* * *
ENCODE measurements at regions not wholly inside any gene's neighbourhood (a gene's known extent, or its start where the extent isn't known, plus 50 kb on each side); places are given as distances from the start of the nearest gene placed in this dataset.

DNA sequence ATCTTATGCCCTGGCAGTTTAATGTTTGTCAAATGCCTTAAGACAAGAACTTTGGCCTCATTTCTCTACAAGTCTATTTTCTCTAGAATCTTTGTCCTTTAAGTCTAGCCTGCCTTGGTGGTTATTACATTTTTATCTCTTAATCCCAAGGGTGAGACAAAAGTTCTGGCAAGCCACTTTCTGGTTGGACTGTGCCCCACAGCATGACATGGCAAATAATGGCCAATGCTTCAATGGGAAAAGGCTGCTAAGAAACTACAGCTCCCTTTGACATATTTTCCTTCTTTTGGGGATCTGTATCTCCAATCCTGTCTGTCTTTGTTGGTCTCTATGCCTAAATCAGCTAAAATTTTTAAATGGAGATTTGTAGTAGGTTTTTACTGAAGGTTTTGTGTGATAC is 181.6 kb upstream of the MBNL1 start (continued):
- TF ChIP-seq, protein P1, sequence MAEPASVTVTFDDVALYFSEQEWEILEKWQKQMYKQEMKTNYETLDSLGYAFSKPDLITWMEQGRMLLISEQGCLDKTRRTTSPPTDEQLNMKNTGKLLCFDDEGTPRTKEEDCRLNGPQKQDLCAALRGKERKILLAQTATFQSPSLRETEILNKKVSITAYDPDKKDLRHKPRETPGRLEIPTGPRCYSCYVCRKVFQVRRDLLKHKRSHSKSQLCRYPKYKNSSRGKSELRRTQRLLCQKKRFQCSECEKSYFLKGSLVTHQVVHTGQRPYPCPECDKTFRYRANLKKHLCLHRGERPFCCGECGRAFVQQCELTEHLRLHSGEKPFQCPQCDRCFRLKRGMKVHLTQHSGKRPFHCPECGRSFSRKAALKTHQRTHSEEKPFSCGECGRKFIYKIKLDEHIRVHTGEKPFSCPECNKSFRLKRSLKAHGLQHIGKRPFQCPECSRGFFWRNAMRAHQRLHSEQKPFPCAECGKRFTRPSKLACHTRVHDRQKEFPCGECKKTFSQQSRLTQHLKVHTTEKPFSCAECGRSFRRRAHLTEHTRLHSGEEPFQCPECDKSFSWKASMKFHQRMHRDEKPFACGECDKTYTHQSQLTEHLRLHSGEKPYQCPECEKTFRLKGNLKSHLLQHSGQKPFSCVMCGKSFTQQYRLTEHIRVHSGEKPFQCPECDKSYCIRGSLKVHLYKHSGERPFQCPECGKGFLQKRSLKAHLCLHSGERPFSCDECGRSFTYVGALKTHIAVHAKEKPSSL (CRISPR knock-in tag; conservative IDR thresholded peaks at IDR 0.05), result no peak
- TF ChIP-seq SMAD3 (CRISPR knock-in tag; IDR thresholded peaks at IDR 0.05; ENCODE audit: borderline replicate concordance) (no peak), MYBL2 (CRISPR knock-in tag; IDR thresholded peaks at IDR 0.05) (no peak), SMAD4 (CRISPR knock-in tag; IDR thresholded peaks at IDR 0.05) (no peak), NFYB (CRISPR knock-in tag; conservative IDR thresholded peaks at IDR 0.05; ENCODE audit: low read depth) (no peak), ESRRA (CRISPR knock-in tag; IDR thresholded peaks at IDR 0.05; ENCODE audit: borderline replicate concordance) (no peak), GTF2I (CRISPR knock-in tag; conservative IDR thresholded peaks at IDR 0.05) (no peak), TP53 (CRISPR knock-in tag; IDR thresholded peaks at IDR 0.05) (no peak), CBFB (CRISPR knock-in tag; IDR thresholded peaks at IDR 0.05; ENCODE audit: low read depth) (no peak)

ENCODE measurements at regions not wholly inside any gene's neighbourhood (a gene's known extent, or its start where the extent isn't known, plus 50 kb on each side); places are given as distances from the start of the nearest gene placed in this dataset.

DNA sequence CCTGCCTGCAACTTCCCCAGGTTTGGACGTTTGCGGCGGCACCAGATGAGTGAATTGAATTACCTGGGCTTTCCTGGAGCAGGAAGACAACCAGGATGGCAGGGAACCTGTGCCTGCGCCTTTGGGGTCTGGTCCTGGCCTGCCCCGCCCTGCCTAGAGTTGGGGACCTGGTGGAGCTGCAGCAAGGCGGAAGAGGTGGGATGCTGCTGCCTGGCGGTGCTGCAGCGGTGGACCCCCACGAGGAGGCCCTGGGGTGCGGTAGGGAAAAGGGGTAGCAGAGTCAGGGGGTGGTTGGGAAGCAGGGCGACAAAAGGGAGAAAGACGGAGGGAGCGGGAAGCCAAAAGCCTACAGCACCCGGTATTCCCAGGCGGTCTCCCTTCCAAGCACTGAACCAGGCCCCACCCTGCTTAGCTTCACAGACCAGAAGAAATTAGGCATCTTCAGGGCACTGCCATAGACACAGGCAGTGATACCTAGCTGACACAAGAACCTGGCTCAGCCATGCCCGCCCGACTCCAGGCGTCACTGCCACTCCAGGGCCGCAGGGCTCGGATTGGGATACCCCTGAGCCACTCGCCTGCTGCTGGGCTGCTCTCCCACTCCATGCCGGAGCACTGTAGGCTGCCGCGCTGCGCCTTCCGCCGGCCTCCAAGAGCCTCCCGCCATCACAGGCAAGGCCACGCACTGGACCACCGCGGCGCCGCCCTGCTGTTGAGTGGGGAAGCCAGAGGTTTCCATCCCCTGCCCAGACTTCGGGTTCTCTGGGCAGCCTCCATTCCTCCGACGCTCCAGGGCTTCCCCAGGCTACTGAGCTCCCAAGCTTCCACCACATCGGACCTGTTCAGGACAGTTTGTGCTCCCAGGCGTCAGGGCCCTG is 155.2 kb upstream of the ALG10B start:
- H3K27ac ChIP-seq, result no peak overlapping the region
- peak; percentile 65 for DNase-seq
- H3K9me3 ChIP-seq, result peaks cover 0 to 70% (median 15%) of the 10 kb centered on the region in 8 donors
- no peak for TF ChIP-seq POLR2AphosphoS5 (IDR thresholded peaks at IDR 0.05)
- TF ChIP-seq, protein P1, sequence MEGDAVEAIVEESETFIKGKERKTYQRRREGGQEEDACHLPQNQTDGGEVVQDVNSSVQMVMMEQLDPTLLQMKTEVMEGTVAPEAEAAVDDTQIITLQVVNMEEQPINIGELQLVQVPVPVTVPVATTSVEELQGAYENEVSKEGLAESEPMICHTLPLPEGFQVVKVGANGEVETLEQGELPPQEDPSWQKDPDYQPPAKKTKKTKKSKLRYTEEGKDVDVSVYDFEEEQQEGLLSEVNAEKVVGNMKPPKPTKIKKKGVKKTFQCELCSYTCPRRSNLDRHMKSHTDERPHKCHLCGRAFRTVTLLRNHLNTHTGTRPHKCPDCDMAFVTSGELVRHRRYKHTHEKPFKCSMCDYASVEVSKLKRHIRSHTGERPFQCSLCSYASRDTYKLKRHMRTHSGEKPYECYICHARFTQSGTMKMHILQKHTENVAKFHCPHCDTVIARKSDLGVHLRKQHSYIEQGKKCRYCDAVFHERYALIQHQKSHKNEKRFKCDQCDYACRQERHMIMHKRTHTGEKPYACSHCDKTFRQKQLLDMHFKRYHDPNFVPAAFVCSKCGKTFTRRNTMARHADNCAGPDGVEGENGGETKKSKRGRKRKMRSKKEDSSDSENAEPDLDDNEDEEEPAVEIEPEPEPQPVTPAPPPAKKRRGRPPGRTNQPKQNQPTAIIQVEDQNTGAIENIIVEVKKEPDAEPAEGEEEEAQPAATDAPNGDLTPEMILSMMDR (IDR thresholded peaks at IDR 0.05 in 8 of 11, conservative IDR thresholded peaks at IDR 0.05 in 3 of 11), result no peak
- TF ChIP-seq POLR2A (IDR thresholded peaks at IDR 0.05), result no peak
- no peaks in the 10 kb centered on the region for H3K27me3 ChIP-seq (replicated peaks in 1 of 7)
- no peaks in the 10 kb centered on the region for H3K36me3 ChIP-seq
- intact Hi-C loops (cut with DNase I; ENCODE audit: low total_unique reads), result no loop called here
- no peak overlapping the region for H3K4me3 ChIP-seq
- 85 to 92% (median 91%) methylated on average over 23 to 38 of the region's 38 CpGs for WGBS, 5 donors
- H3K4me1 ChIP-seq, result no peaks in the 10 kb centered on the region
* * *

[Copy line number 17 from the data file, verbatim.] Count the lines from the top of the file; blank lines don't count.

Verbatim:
- 85 to 92% (median 91%) methylated on average over 23 to 38 of the region's 38 CpGs for WGBS, 5 donors